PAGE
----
Electrocutaneous Stimulation

The visual and auditory prostheses described above used elec­trical stimulation to activate portions of the nervous system devoted to these functions, and therefore directly produce the sensations of sight or sound. In some conditions, however, damage to the nervous system is such that direct stimulation of the sensory neurons is either not possible or does not lead to sensory perception. For example, blindness caused by dam­age of the visual cortex cannot be addressed by stimulation of this compromised structure. In congenital blindness (where vision was never present), the usual development of the vi­sual cortex may not occur and electrical stimuli applied there may not evoke sensations that can be interpreted in a visual manner. It may also be advantageous to provide an individual with information about the function of an artificial device, such as the grip force produced by a myoelectric artificial arm or the output commands from a hand-grasp neural prosthesis. In such cases, electrical (or mechanical) stimulation of tactile sensors in the skin has been investigated as a means to con­vey information about a different sensory modality, an ap­proach called sensory substitution (79,80). Electrocutaneous stimulation (i. e., electrical stimulation of tactile sensors in the skin) in an area of the skin with intact sensation can be mod­ulated by the variable of interest (e. g., grasp force) so that the user interprets the stimulation in terms of this variable rather than as tactile information. The information can be coded through single electrodes as changes in stimulus ampli­tude, stimulus timing, or both. Multiple electrodes can be ac­tivated progressively as the variable of interest changes, or arrays of electrodes can be used to provide information on inherently multidimensional modalities such as audition and vision.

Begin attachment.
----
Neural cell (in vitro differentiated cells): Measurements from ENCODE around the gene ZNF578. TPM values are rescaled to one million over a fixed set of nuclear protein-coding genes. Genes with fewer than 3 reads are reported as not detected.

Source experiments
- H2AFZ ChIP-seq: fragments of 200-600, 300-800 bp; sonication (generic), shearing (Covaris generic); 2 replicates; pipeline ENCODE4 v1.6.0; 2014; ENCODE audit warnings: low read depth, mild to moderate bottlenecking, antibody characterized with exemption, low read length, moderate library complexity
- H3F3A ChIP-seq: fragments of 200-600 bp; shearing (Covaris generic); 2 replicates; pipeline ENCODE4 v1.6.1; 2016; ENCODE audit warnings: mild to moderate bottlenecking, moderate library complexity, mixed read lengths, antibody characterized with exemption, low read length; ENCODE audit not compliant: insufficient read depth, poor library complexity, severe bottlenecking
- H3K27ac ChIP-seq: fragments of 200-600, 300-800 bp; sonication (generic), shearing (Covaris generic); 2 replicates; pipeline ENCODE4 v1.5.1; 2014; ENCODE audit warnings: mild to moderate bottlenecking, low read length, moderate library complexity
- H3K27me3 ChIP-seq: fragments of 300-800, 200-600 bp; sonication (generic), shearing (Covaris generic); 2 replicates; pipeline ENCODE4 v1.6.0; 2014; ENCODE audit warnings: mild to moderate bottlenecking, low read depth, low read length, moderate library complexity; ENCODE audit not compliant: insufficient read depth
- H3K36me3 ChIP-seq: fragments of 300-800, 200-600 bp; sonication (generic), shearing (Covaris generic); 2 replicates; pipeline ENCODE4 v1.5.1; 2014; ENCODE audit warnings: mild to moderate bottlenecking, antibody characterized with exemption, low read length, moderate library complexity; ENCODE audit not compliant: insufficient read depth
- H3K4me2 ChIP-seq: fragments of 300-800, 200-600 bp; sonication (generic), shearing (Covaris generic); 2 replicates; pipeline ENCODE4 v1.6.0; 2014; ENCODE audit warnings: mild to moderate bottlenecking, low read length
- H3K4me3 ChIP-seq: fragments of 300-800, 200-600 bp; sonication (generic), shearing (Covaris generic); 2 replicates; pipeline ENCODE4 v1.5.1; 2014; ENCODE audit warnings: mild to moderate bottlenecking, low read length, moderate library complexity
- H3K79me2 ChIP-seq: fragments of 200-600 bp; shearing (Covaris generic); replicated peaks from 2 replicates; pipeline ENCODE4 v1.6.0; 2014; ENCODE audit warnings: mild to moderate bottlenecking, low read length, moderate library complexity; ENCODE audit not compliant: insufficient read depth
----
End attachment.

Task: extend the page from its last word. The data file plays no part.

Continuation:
Natural perception of tactile stimuli depend upon individ­ual receptor properties, how the stimuli are spatially distrib­uted across the skin, and how these stimuli change with time. Current systems for electrocutaneous stimulation do not acti­vate receptors within this normal context, so individuals us­ing this approach must learn to interpret the tactile informa­tion provided in terms of the modality of interest. This has proven to be problematic, and electrocutaneous stimulation has been successfully applied only to a few problems. Blamey and Clark (81) used electrocutaneous stimulation to provide auditory information to profoundly deaf individuals. Sabolich and Ortega (82) used electrocutaneous stimulation to provide center of pressure (a variable related to standing balance) feedback to individuals with artificial lower limbs. The Free­Hand hand-grasp neural prosthesis described previously is implemented with one stimulus channel, providing an electro – cutaneous signal related to the user command signal.

Future work will likely focus upon the factors that have limited success to date. To maximize the transformation of tactile information into the modality being restored, stimulat­ing electrodes must provide more consistent and repeatable inputs to the tactile system, perhaps by implantation. More closely spaced electrodes may allow the tactile system to be activated in a more natural spatial manner. Electrodes and stimulus parameters also need to be optimized to reduce the sensation of pain that often accompanies the tactile sensation produced by electrocutaneous stimulation.